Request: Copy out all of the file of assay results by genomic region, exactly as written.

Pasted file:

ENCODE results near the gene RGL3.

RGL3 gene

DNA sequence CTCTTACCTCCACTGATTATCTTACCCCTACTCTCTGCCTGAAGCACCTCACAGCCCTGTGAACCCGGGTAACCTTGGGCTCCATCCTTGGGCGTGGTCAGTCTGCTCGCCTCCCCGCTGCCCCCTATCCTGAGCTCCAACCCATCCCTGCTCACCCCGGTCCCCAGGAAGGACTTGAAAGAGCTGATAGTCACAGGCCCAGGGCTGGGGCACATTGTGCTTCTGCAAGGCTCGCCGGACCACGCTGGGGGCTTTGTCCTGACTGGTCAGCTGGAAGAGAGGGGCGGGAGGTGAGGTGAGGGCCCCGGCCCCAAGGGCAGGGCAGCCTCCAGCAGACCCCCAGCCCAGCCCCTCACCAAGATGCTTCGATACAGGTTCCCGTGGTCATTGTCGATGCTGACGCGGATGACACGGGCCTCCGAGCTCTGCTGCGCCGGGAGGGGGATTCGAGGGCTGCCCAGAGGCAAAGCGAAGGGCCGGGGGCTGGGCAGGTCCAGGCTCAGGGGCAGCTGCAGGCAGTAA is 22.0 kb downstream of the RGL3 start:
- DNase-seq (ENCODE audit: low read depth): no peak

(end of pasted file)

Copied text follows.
ENCODE results near the gene RGL3.

RGL3 gene

DNA sequence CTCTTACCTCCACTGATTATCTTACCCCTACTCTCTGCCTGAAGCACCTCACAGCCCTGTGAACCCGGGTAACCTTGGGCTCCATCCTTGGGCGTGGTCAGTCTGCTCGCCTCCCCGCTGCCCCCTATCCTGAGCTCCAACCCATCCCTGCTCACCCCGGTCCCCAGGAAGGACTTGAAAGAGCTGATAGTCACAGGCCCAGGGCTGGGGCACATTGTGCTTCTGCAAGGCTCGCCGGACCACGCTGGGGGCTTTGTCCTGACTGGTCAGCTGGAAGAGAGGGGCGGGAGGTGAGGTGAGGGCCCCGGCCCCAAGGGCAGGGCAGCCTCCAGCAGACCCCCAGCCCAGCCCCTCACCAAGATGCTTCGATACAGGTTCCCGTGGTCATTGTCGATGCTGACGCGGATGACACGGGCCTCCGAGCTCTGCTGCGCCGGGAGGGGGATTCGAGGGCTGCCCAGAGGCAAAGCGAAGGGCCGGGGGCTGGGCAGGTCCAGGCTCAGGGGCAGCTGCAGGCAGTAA is 22.0 kb downstream of the RGL3 start:
- DNase-seq (ENCODE audit: low read depth): no peak